Republicans expanded their control of the U.S. House of Representatives in Tuesday’s election in part because of legislators’ power to gerrymander districts to their liking, for the benefit of incumbents.
The one threat to legislators’ power to gerrymander is you. But now, voters face the prospect of losing the right to challenge politicians’ authority to shape and twist congressional boundaries to help incumbents.
The U.S. Supreme Court recently agreed to hear an Arizona case involving redistricting – that arcane, once-a-decade process dominated in most states by legislators.
More specifically, the issue is whether voters can use initiatives to establish commissions to draw congressional boundaries. Voters in Arizona and California have approved such commissions.
Attorney General Kamala Harris ought to get involved in the case, on the side of the Arizona Independent Redistricting Commission and states’ rights.
The court could decide the case on narrow grounds. But a broad pronouncement in Arizona State Legislature v. Arizona Independent Redistricting Commission almost certainly would reverberate in California.
Not that we get our news from The Daily Show, but the satirists had a point last week when they showed how the Republican-controlled Legislature carved up the weirdly liberal city of Austin so four Republicans and only one Democrat represent it.
Independent commissions don’t necessarily favor one party. But that’s the point. They are less influenced by incumbents’ clout. In Arizona, Democrats hold five of nine congressional seats. Pre-election polling suggested that Republicans could defeat two or three Democratic incumbents.
Voters in Arizona approved the redistricting commission in 2000. The congressional lines for the decade of 2001-2010 generally favored Republicans. The boundaries for this decade, however, were less clear, and the Republican-controlled Arizona Legislature sued.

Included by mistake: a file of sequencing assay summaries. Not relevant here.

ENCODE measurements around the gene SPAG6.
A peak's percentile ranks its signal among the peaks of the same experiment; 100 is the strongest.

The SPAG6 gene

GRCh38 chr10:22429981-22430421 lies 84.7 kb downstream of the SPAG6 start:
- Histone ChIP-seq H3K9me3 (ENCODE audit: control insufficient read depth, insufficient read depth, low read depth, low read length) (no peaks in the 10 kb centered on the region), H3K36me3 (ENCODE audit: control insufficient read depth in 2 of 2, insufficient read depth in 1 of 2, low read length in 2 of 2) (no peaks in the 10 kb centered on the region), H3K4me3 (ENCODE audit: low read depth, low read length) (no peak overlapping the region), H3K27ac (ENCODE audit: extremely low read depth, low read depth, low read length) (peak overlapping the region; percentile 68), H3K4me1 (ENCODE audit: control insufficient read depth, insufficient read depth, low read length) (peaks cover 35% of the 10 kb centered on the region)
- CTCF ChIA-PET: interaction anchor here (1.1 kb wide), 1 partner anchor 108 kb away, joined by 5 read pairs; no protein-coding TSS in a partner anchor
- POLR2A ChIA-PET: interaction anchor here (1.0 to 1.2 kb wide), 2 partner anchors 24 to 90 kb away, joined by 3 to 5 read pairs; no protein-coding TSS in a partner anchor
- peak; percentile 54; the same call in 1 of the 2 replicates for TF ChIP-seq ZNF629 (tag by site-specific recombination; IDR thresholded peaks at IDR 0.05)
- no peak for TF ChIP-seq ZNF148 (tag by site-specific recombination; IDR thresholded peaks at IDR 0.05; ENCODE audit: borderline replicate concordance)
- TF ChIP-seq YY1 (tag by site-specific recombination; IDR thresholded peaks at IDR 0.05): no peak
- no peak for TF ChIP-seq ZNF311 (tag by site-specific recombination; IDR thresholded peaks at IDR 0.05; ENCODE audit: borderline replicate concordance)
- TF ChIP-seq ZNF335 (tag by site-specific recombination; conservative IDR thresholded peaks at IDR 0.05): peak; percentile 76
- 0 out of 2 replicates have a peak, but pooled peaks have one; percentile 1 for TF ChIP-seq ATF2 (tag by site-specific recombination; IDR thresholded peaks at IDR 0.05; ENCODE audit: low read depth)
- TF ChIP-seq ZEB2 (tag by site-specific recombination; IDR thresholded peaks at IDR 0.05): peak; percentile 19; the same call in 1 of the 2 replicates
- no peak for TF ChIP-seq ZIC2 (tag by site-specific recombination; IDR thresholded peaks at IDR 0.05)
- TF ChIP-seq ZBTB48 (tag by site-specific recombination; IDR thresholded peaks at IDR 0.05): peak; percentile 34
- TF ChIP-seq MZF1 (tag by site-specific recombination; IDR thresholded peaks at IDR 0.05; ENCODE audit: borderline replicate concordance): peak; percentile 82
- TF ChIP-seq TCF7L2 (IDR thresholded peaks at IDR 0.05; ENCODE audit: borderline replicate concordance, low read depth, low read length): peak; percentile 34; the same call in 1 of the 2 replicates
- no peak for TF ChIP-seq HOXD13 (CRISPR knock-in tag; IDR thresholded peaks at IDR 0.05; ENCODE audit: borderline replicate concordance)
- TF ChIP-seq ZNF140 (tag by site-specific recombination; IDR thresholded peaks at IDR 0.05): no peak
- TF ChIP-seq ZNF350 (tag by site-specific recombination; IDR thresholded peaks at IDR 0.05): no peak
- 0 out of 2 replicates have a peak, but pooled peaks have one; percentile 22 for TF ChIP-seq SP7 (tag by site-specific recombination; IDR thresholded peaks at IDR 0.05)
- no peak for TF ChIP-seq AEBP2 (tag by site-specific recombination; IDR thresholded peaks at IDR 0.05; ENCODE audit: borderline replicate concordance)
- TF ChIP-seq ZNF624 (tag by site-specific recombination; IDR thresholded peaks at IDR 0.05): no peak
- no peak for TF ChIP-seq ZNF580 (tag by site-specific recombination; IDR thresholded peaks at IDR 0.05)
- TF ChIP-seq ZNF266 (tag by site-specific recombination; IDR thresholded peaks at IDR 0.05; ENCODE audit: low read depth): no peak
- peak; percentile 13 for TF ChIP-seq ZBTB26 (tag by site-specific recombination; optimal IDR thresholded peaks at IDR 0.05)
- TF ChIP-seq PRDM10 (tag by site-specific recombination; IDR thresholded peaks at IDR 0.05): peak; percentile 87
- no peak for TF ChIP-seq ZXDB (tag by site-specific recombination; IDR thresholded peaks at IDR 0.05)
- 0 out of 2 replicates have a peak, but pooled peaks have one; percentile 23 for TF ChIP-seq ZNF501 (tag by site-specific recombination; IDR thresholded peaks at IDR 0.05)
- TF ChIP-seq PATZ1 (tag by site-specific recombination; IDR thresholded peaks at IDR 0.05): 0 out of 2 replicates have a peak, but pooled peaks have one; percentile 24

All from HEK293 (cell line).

The suit cites the elections clause of the U.S. Constitution, which says state legislatures have the power to prescribe “the times, places and manner of holding elections for Senators and Representatives.” The Arizona Legislature claimed that only legislators, not voters using the initiative process, have the power to draw congressional district lines.
By a 2-1 vote, a panel of Arizona district court judges ruled against the legislators, concluding that “the lawmaking power plainly includes the power to enact laws through initiative, and thus the Elections Clause permits the establishment and use of the Independent Redistricting Commission.”
The Supreme Court won’t hear arguments or rule on the case until next year. The justices dealt with initiatives recently, when they ruled on California’s same-sex marriage initiative. In that case, Justice Anthony Kennedy offered a pointed defense of direct democracy:
“The essence of democracy is that the right to make law rests in the people and flows to the government, not the other way around. Freedom resides first in the people without need of a grant from government.”
We hope Kennedy and the other justices adhere to that view.
Joseph A. Kanefield, one of the attorneys for Arizona’s Independent Redistricting Commission, said the team has asked the California attorney general to file a friend-of-the-court brief. Harris should do so, and persuade other attorneys general to join.
The Sacramento Bee’s editorial board endorsed the 2008 initiative that created California’s redistricting commission to draw legislative boundaries, and opposed the 2010 initiative that extended the commission’s power to draw congressional districts.
Voters narrowly approved the 2008 measure involving legislative districts, and overwhelmingly extended the commission’s authority in 2010 to include congressional districts. The commission crafted reasonable boundaries.
Even if the commission had erred, citizens clearly have the right to pass an initiative governing redistricting. A ruling by the Supreme Court to the contrary would severely limit voters’ power to govern themselves.